This can be a daunting task, made even more difficult by the knowledge that traditional assessment methods are riddled with systemic biases. Closed examinations can cause particular problems: compared with men, women still underperform in this type of assessment. And even when provided with accommodations, disabled students may be placed at a disadvantage by an examination method that arguably is a better test of endurance and memorisation than it is of the skills required by a historian.
Many universities have reduced or scrapped altogether the traditional three-hour exam format, which may be why the gender gap in their results is less significant than at my own institution, where there is a statistically significant divergence in the numbers of men and women obtaining first-class honours in finals examinations.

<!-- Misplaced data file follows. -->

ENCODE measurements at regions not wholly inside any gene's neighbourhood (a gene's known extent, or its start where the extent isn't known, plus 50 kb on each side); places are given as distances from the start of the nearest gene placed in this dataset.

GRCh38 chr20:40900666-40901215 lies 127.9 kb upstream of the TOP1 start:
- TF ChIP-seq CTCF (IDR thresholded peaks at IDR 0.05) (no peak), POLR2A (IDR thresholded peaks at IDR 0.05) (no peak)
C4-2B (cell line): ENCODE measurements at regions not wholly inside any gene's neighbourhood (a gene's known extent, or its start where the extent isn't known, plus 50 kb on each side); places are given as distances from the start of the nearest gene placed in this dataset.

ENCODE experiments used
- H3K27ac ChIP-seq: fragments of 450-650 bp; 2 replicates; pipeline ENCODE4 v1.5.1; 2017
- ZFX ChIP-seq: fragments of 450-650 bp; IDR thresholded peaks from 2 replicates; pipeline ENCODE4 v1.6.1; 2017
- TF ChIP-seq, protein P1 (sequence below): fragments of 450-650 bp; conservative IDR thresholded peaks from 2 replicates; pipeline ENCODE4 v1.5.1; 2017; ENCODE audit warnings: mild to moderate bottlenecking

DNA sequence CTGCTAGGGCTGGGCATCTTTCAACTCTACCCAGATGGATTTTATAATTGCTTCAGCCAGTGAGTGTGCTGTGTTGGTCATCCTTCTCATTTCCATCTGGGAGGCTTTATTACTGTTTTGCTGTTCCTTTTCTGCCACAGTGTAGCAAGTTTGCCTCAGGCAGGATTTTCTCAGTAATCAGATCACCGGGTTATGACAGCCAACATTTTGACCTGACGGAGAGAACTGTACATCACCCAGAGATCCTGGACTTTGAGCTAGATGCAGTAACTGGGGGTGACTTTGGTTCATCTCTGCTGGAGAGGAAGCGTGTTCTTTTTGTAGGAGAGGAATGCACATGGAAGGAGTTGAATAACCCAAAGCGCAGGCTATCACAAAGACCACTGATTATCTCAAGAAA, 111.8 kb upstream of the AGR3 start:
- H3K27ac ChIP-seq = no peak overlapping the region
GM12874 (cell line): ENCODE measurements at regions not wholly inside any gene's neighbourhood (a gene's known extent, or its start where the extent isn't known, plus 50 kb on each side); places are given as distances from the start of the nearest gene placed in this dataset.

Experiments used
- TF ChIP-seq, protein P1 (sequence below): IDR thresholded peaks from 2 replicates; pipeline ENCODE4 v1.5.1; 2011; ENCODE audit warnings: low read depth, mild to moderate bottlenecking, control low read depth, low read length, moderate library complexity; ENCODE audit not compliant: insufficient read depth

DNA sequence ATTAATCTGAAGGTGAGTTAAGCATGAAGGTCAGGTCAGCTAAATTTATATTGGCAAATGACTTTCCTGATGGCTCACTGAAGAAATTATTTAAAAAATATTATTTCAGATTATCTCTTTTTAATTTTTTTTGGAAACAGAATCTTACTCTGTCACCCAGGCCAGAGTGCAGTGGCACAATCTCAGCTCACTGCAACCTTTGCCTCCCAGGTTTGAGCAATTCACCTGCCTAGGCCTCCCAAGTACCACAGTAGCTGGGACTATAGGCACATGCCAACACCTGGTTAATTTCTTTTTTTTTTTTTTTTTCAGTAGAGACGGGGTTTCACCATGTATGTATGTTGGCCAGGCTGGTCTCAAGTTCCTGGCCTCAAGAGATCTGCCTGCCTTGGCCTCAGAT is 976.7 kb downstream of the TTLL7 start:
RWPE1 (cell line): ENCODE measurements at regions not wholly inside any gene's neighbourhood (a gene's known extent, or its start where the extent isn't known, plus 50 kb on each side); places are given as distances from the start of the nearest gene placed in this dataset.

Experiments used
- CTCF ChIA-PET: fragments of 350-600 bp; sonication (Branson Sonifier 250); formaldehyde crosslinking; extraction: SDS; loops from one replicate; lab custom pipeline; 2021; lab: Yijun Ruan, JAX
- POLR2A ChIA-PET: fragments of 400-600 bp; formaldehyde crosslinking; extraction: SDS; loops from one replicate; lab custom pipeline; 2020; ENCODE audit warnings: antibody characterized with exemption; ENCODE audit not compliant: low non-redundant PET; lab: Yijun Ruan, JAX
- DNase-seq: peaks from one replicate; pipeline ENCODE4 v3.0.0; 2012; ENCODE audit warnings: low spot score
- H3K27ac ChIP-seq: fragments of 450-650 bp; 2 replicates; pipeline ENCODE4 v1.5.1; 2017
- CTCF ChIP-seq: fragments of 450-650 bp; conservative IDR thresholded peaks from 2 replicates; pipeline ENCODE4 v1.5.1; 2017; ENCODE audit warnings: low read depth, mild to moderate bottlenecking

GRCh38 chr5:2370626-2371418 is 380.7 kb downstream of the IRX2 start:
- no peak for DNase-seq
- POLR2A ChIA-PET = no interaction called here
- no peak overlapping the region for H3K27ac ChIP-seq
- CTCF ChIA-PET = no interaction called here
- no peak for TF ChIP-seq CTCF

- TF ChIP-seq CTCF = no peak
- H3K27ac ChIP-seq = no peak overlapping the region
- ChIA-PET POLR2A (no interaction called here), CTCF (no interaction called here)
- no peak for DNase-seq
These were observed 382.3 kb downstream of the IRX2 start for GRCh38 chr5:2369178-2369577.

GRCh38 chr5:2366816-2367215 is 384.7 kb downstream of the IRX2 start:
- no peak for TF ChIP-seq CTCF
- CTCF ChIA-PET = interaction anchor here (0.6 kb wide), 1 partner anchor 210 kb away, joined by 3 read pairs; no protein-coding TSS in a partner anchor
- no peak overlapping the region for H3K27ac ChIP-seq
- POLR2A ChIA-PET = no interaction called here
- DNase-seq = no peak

These are structural problems, requiring change at the institutional level. My own faculty has begun to address this problem with reforms to both the content of the syllabus and the methods of examination, which will hopefully pay dividends in future. In the meantime, I need to mark the exam scripts I’ve got, and work out the best way to do so fairly while still having time to meet all my other obligations.
One peril I strive to avoid, for students of all genders, is the “halo effect”: a cognitive bias whereby one’s initial impression disproportionately colours one’s ongoing perception of a person or thing. In this case, we are talking about the first essay in, say, a three-question paper potentially influencing how positively or negatively I read the rest of the script; I try to minimise the risk by, where possible, marking different students’ answers to the same question alongside one another.